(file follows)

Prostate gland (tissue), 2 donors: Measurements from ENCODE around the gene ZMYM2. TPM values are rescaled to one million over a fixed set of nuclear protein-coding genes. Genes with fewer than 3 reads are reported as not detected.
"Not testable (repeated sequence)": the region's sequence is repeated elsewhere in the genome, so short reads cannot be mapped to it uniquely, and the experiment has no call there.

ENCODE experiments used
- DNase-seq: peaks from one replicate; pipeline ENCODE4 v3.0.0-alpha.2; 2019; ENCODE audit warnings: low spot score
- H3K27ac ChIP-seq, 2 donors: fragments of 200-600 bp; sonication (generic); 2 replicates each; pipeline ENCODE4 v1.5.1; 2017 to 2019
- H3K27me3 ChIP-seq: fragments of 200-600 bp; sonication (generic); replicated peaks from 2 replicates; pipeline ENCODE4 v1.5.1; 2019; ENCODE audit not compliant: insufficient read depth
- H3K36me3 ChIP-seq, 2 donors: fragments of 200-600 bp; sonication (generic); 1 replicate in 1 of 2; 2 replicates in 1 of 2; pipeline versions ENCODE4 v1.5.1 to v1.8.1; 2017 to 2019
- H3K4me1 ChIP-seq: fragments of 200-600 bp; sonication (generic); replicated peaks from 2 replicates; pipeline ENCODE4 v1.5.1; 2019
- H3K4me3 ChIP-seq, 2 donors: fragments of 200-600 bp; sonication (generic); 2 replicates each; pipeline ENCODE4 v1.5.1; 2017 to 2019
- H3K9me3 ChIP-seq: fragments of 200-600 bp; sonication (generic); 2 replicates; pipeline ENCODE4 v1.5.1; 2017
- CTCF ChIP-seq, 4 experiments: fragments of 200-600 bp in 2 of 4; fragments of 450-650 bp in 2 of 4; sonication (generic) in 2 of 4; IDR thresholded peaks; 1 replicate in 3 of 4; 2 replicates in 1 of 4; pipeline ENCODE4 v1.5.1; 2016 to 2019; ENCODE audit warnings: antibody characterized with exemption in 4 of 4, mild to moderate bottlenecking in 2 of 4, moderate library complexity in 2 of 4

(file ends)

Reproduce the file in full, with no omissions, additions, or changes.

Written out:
Prostate gland (tissue), 2 donors: Measurements from ENCODE around the gene ZMYM2. TPM values are rescaled to one million over a fixed set of nuclear protein-coding genes. Genes with fewer than 3 reads are reported as not detected.
"Not testable (repeated sequence)": the region's sequence is repeated elsewhere in the genome, so short reads cannot be mapped to it uniquely, and the experiment has no call there.

ENCODE experiments used
- DNase-seq: peaks from one replicate; pipeline ENCODE4 v3.0.0-alpha.2; 2019; ENCODE audit warnings: low spot score
- H3K27ac ChIP-seq, 2 donors: fragments of 200-600 bp; sonication (generic); 2 replicates each; pipeline ENCODE4 v1.5.1; 2017 to 2019
- H3K27me3 ChIP-seq: fragments of 200-600 bp; sonication (generic); replicated peaks from 2 replicates; pipeline ENCODE4 v1.5.1; 2019; ENCODE audit not compliant: insufficient read depth
- H3K36me3 ChIP-seq, 2 donors: fragments of 200-600 bp; sonication (generic); 1 replicate in 1 of 2; 2 replicates in 1 of 2; pipeline versions ENCODE4 v1.5.1 to v1.8.1; 2017 to 2019
- H3K4me1 ChIP-seq: fragments of 200-600 bp; sonication (generic); replicated peaks from 2 replicates; pipeline ENCODE4 v1.5.1; 2019
- H3K4me3 ChIP-seq, 2 donors: fragments of 200-600 bp; sonication (generic); 2 replicates each; pipeline ENCODE4 v1.5.1; 2017 to 2019
- H3K9me3 ChIP-seq: fragments of 200-600 bp; sonication (generic); 2 replicates; pipeline ENCODE4 v1.5.1; 2017
- CTCF ChIP-seq, 4 experiments: fragments of 200-600 bp in 2 of 4; fragments of 450-650 bp in 2 of 4; sonication (generic) in 2 of 4; IDR thresholded peaks; 1 replicate in 3 of 4; 2 replicates in 1 of 4; pipeline ENCODE4 v1.5.1; 2016 to 2019; ENCODE audit warnings: antibody characterized with exemption in 4 of 4, mild to moderate bottlenecking in 2 of 4, moderate library complexity in 2 of 4